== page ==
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Why depression is a healthier reaction than paranoia

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It is a general view among psychotherapists that depression is typically a sign of a relatively well preserved healthy core of the personality of the sufferer. To develop depression as a reaction to loss or to unbearable life experiences requires a complexity in the person’s sensibility and an acknowledgement of the Other: the other people, the other world, the other things, interests, values, etc. The person withdraws before the Other, because, having suffered a defeat in life, she questions one’s own value. Individuals who suffer from depression usually have issues with self-love and self-worth, and this means that they attach value to the Other and Others. Such persons require support, warmth and love in order to rehabilitate their sense of own value and to be able to engage again in what can be a fantastic emotional exchange with their significant others.

On the other hand, a manic or paranoid reaction to discouraging life experiences is the opposite: it devalues the Other, the world and the other people, especially the significant others, and attaches excessive importance to one’s own hurt. Paranoid ideation is also a compensation of psychosis and is by no means the worst the person can do in trying to map their way out of an existential impasse; however, paranoia depicts the Others as malignant and malevolent, as challenges to the (unquestioned) self-worth of the sufferer. Thus, some paranoid persons will withdraw, however in a way which portrays Others and the world as sources of threat before which one withdraws, while other paranoid persons will become aggressive and engage in a quest to prevent the threat the Others represent to the (again unquestioned) self-worth of the person herself. Thus, to show empathy for paranoia or mania is a different thing than to show empathy for a person who is depressed. In the former case, it is usually a better idea to focus on re-establishing structure and self-discipline of thought (except in manifest psychosis), while in the latter case the cure is simply human touch and support.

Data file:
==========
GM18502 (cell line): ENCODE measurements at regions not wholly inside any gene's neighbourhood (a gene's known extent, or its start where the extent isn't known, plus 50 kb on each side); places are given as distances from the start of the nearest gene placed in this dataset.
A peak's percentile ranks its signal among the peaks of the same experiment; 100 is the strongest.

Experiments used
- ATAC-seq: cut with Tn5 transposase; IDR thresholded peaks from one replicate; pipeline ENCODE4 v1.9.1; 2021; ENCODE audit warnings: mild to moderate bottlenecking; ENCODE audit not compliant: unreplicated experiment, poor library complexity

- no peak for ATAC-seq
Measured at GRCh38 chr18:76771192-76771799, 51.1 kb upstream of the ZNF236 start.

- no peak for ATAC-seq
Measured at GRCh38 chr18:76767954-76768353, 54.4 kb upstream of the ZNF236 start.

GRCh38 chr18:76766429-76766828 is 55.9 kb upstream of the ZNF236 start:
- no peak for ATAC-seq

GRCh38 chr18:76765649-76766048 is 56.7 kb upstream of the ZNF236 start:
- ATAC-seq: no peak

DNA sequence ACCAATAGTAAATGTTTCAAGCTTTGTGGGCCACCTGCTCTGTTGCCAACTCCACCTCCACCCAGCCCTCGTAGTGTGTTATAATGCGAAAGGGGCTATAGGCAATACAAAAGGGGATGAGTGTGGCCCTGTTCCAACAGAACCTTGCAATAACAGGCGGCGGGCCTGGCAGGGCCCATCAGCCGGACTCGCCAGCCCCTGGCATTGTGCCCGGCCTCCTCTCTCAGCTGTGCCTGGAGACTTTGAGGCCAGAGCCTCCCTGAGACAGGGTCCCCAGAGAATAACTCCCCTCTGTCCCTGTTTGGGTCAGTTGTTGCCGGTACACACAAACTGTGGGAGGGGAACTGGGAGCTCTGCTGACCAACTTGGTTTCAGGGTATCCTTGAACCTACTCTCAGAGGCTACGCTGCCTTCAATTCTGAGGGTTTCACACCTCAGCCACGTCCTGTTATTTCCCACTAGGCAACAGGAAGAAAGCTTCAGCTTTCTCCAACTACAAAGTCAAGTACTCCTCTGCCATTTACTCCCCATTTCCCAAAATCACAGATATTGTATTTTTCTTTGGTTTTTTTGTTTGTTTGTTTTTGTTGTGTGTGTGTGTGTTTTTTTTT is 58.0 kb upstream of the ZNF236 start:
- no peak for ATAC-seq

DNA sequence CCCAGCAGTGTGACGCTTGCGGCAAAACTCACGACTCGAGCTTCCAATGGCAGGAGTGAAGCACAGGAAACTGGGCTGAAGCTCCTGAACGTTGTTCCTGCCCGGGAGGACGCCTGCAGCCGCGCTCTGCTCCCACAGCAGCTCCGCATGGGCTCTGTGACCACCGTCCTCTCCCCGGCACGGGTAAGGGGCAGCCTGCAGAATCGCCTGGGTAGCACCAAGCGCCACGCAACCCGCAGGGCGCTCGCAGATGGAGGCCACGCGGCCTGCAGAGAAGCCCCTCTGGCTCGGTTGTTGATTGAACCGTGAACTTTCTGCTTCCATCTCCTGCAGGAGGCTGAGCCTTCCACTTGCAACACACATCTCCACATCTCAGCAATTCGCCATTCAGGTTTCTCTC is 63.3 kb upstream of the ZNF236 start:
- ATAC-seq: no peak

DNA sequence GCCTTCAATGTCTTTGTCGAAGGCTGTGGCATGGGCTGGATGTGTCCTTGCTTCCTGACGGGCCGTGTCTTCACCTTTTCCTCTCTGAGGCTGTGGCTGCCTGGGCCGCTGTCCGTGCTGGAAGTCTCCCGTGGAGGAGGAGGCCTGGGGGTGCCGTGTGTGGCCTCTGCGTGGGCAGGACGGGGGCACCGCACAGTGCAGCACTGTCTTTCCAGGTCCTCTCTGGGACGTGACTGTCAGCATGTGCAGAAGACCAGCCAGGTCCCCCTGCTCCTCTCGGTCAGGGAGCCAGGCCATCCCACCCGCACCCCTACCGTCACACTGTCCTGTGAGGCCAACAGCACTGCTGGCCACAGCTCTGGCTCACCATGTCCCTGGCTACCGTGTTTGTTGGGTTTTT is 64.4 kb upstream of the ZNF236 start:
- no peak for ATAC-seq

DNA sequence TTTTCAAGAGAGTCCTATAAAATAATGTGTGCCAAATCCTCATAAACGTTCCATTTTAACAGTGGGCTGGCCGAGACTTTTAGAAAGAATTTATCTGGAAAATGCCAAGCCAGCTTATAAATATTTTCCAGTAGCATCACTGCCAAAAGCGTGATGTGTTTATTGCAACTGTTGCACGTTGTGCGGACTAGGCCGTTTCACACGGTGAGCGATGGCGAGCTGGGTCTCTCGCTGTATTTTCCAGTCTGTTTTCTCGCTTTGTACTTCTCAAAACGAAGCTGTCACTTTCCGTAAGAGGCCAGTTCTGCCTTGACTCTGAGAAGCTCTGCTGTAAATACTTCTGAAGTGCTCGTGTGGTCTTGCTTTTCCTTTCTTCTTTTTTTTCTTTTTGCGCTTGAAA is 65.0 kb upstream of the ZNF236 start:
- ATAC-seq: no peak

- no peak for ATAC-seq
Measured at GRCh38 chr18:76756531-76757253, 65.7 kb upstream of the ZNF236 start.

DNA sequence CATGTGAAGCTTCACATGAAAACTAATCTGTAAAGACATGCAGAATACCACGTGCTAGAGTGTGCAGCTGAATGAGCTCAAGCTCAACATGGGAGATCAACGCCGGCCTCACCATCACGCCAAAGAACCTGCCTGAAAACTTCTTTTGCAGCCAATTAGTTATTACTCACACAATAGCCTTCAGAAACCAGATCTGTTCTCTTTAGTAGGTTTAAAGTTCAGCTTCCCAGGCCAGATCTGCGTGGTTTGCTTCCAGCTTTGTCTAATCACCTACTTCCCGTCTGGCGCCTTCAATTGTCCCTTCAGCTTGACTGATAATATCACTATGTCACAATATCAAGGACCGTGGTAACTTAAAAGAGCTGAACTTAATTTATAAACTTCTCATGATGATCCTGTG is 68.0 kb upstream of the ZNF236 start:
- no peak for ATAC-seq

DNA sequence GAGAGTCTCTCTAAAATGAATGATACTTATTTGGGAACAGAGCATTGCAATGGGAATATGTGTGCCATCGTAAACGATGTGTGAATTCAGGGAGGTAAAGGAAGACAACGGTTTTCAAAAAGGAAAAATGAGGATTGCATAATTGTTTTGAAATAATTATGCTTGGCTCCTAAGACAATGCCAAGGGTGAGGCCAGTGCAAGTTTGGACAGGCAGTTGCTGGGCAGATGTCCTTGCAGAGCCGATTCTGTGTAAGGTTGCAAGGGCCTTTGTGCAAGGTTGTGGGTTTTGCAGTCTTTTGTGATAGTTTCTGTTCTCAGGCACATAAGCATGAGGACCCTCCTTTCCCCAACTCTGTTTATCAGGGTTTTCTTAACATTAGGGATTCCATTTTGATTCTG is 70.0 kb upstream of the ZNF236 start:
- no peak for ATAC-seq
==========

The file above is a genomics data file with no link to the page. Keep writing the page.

Now, things are usually not as simple as what I have said so far. There is a danger for depressed persons after they have surfaced from their depression: they may easily develop an overly emphasized focus on themselves which may present as a degree of narcissism. This is a huge danger, which intelligent depressed persons must recognize and must fight against. It is best recognized through the language. A language that is starkly absorbed in first person statements, a speech that is constantly about oneself, is a sure sign that the hurt from depression is being processed as a post-depression narcissism.

Again, the deeper-seated personality traits determine how we will behave under different conditions, including ‘disorders’. A resourceful, intelligent person will  fight off the post-depression narcissism, while someone with fewer symbolic resources may become relatively easily sucked into narcissistic ideation and, more fundamentally, into narcissistic sensibility.

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